- Part 1: What is Process Flowchart
- Part 2: Purpose and Benefits of a Process Flowchart
- Part 3: The Process Flowchart Symbols
- Part 4: What to do before Creating Process Flowchart
- Part 5: How to Make Process Flowchart in EdrawMax
- Part 6: Tips for making Process Flowchart
- Part 7: Process Flowchart Example
A process flowchart is a “graphical representation of a business process (the process’s sequential steps and the decisions needed by that process) through a process flowchart diagram (PFD).” In simple terms, these sequential steps and decisions are essential and required by any business process for a process to work.
Within a diagram/graphical representation, a specific shape indicates a certain step. And to show the movement and direction flow of the process, lines and arrows are used to connect these shapes.
The following are the purposes process flow diagram:
Helps in creating brand-new processes or modeling better processes
Enables optimal efficiency and repeatability of a process by allowing you to standardize a process
Helps with process documenting for better quality control, process understanding, and training of employees.
Enables effective communication and collaboration with diagrams that communicate to several roles within or outside the organization.
To study a process for possible improvements* and efficiency by showing tailbacks, unnecessary steps, and other inefficiencies.
A process flowchart diagram has multiple process flowchart symbols and elements that illustrate different steps within a graphical representation diagram.
The basic or common process flowchart symbols include:
Note: The above symbols are the basic process flowchart symbols that you should know. Also, all these symbols are necessary and are mostly used in any type of flowchart diagram, including Document flowchart, System flowchart, Program flowchart, and Data flowchart.
Before you even start creating your process flowchart, there are things you should do, such as:
i. Do the research and plan the process flow to determine what to include in your process flowchart. You can do this by defining your process’s scope to be studied and what you hope to learn or gain.
ii. Categorize the purposes and then agree on what level of details are needed for each category. This may entail designing more than one version of the process flowchart diagram to speak with people in different roles.
iii. Use the project team for research if you are planning for an advanced process, such as in an industrial plant.
iv. Study the symbols and how to use them in every step to effectively and accurately represent the actual step
Here are steps to creating a professional process flowchart:
Step 1: Open EdrawMax. Navigate to “New,” and select “Flowchart.” You will find several process flowcharts templates to choose from, or you can click “+” to create a new process flowchart from scratch on this page.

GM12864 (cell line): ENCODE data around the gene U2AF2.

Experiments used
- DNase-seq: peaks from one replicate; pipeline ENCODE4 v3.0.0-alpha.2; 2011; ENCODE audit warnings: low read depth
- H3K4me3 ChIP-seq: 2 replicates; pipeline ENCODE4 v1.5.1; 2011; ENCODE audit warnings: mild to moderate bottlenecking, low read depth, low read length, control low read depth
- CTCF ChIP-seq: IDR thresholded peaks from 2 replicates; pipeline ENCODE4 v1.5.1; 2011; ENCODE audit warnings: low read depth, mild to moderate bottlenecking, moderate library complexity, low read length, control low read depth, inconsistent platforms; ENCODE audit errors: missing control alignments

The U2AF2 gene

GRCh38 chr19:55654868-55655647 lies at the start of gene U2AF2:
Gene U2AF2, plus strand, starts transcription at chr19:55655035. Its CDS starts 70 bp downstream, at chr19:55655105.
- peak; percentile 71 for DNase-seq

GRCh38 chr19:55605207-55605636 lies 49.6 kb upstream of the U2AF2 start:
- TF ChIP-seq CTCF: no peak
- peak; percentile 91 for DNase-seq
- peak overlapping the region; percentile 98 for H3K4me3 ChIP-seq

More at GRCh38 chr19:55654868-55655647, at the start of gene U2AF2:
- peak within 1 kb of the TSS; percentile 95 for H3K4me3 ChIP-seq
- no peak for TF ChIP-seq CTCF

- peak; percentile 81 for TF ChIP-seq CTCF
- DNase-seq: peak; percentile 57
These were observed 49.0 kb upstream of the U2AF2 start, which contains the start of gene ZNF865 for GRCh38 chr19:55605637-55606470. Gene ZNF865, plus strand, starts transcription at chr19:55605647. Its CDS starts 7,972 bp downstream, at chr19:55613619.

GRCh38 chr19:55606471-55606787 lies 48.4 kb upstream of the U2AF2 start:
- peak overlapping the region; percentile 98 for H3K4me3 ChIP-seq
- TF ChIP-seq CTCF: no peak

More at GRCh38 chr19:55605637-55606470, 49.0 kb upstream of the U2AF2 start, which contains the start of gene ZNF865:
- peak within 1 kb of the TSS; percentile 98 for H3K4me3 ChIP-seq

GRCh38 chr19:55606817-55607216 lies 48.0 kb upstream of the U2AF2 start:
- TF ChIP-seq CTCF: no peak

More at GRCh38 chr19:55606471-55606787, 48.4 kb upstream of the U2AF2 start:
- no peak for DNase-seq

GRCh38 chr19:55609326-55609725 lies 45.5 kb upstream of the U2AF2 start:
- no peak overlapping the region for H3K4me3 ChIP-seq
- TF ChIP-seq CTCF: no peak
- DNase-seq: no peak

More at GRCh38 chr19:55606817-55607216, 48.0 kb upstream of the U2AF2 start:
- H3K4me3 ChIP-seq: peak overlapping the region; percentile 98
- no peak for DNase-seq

Step 2: Click the “+” to open a new drawing sheet, click on “library,” “flowchart” to add a “Basic flowchart shapes.” This will allow you to create categories on which to design different process levels.
Step 3: Export your file to multiple formats after you’re done designing your flowchart diagram. The exportable formats include MS Office file, PDF, SVG, Visio vsdx file and Graphics,
Step 4: EcrawMax allows you to publish your process flowchart diagram or share your complete design with others via a web page and social media.
All-in-One Diagram Software
- Superior file compatibility: Import and export drawings to various file formats, such as Visio
- Cross-platform supported (Windows, Mac, Linux, Web)
• If you are new to the process flowchart diagram, you should first start by gathering enough information. You can use a sheet of paper or sticky notes to capture your information.
• After you are well acquainted, PFDs move on to EdrawMax software to create professional-looking diagrams.
• Avoid confusion by being consistent with your symbols since your process flowchart is designed for the audience.
• Use standard symbols such as ISO 10628 for a sophisticated PFD to communicate and collaborate effectively.
• To improve your diagrams clarity, ensure to include a symbol key.
However, there exist different flowchart classifications. This is according to several flowchart experts like Andrew Veronis, Marilyn Bohl, among others.
The diagram below is an example of a process flowchart for Audit processing. This diagram shows how several sequential steps and the decisions needed for the entire process to be completed. In the diagram, we can see several steps taken in every category and the arrows that show process connection and flow direction. This diagram utilizes the Cross-functional vertical library rather than horizontal library to categorize different phases (i.e., I initiated audit, audit request, and computer-Assis audit procedures).